Tag Archives: Iran

You are making Perez Hilton a Martyr! Stop it!

It pains me that I should comment on something like this, but the insanity of this story is going unchecked. Perez Hilton was allegedly punched by Will.I.Am’s manager and within minutes the internet lost its mind. Men who don’t even read Perez Hilton’s site were jumping to the fore with “GOOD, HE DESERVED IT!” What the hell? Then you have this other gallery of hypocrites pulling their pants up to their chests and saying “Weellll, I don’t think Perez should’ve been punched, but he is trash and a provocateur, etc. etc.” Bull-tweet. They all subscribe to the same baffling brand of mob justice that makes people go ape-spazz over cartoons of Mohammed. And for what? How many people do you know, Mr. Digg Commentor, or Reddit/Mixx/wasteoftime.com commentor, that have been made fun of by Perez Hilton? Answer? Zero. None. Nai. Nada. Sorry to drag you back to the real world where people work hard and pay taxes, buddy. Will.I.Am just had his best sales week ever, and his biggest problem is this twit with a netbook? He should be so lucky. If you want to call Perez names for crying his eyes out on youtube, that man (for lack of a better word) is crying his way to the bank with the extra traffic and ad revenue from his site.

For all the rants on the ubiquity of celebrity news, I’ve been able to avoid all the specific causes of what happened and what Perez said about the Black-Eyed Peas. I still don’t care about it. The only celebrity news that I care about is the kind that’ll lead to the Marvel Avengers movies. If I have any questions, I go ask my wife. That’s it. What I am angry about is the hypocrisy surrounding the idea that he should be silenced when we as a society have decided that we want to read what’s on his site and give him a ton of ad money to update every day.

Perez doesn’t deserve to get punched in the face. He doesn’t deserve to have his website taken down either. All the verbal abuse that the internet can dish out won’t affect him, he’ll just throw on a crown of thorns and dance around for your amusment. Look, I know it’s horrible that celebrity news has taken up such mental space in our society, but it seems like the more we fight it, the more we feed the beast. In fact, I don’t know why we have this demarcation line between “Important Stuff” and Celebrities. Haven’t we already voted with our attention and our dollars that it’s just as important as Iranian Revolutions and Shuttle launches? We can’t innoculate ourselves from tragic heroes and comic villains, it’s practically in our DNA. Instead of just complaining about it, we need to understand what void people fill up when they log on to TMZ or Access Hollywood. The answer will be just as important as an electric car or fusion power.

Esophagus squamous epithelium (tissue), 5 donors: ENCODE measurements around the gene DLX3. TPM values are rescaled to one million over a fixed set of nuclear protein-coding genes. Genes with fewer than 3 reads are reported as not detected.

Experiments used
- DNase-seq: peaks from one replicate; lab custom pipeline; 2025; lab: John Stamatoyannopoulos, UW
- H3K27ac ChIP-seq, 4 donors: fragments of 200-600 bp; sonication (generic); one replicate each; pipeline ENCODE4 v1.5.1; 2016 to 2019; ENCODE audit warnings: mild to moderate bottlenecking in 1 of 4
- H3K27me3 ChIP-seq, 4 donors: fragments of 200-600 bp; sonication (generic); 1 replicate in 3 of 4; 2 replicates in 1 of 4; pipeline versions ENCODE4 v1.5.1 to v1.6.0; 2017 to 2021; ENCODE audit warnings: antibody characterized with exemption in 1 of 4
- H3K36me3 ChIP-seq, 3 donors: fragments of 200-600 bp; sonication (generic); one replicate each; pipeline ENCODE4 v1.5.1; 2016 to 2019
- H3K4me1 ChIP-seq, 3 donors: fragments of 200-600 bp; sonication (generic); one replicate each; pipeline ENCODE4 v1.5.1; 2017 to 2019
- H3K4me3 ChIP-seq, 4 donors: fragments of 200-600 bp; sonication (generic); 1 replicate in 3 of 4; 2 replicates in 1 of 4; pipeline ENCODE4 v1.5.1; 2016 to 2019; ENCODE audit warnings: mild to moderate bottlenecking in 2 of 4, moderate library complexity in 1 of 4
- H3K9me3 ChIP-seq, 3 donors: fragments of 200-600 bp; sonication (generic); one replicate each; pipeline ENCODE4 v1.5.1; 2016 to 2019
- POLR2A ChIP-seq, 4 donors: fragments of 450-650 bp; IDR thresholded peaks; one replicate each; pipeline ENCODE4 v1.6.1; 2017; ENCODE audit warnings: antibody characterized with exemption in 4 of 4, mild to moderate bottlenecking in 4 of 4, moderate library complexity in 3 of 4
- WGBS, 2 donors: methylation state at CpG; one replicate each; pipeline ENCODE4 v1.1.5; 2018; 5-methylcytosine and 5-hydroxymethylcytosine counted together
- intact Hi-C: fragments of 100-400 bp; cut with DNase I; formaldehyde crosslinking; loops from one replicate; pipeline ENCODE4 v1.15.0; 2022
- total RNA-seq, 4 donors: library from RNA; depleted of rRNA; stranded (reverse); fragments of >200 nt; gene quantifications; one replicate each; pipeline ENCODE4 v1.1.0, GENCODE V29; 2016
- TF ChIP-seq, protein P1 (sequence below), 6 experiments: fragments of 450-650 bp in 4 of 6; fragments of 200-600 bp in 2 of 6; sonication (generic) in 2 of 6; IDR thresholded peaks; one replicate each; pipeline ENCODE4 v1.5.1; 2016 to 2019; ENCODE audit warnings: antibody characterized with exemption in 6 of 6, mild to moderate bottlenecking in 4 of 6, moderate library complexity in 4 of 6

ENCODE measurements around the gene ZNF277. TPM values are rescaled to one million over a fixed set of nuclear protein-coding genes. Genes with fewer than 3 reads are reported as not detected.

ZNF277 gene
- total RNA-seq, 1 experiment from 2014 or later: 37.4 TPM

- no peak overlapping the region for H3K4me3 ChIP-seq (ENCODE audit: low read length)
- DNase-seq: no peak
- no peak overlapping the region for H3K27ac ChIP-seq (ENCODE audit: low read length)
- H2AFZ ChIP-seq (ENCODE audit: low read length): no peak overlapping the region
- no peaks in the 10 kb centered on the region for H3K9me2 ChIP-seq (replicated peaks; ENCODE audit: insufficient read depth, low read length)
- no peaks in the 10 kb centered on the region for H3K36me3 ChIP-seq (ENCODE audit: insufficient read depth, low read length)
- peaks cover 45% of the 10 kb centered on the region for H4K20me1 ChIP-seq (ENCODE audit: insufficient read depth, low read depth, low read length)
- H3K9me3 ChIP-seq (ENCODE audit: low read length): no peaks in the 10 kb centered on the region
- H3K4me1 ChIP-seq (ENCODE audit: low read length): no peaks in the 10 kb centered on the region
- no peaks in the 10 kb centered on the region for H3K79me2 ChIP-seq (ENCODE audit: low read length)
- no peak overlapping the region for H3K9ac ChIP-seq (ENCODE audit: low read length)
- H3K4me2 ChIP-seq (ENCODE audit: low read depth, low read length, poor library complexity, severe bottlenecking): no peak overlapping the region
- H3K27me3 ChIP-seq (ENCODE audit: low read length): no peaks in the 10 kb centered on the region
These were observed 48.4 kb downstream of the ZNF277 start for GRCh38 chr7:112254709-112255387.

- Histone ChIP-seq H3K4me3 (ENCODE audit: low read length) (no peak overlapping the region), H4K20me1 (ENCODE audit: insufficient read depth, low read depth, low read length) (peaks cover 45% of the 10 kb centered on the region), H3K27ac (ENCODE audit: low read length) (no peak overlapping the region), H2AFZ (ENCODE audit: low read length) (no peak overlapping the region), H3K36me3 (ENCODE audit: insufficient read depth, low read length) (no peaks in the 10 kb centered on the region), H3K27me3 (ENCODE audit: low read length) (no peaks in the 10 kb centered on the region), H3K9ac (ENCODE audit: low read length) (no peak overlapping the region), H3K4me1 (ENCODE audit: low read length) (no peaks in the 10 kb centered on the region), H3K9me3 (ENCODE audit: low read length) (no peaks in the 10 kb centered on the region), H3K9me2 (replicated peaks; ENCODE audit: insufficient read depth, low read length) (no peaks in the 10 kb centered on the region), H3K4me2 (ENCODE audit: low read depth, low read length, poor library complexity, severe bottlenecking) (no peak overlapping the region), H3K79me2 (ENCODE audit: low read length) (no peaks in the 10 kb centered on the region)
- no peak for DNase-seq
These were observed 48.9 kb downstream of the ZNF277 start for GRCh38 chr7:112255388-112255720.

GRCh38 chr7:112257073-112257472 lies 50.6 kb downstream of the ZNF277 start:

Iran and the Death of Mass Media


The wording of Ayatollah Ali Khamenei’s speech last Friday was so earnest that I almost believed it myself. He really believed that the election was a divine assessment. He also believed that he could blame the recent troubles on Iran’s enemies, who were all living a higher standard of living despite never having heard of such things as a secret morality police. From the hard-liner’s perspective, the regime still seems to be doing all the right things. They are manufacturing reports on state television, throwing out dissenting foreign journalists, confiscating cameras, and applying truncheons to anyone who gets in their way. The methods may seem harsh, but it’s all in a day’s work for defending the Islamic Republic. The only problem is that they are trying to fight an information war in 2009 with techniques that belong in 1979.

Back when the Islamic Revolution was young, print was still the primary source of information. Radio and Television were transmitted through massive antennae using machinery that would fill a small room. Media was still thought of as infrastructure back then. If you had control of it, legitimacy came by default. Today, that sort of centralization of media power doesn’t exist. Your average Best Buy has at least enough media creation equipment to start a revolution. All it took was the video from a single camcorder to set an entire city on fire in the 1992 LA riots. The Iranian Revolutionary regime now faces devices 1/10th the size, with 1000 times the storage capacity, and the ability to connect to a global network that not even President Ahmadinejad’s nuclear ambitions could threaten.

Iran Expert Afshin Molavi claims that if Khamenei were to call for another election, it would be an extreme blow to the regime’s credibility. In my opinion, all hope of the regime’s credibility was dashed in Friday’s speech. He didn’t realize that he had brought a knife to a gun convention. In days passed, his was the only channel on TV. Now he is but a single voice among millions. One of the great myths of the 20th century was that if the footage going through the camera or the sound coming through the microphone didn’t lie, then anyone that had such equipment wouldn’t lie either. Even if the imagery was obviously false, individuals couldn’t come up with something vivid enough to compete with the propaganda. When that kind of power is the hands of all instead of the hands of the few, we begin to see that reality is once again decided by the agreement of people, not by an appeal to any authority, divine or otherwise. So now, along with the Divine Right of Kings before it, the myth of ultimate truth through mass media has been dashed, hopefully forever.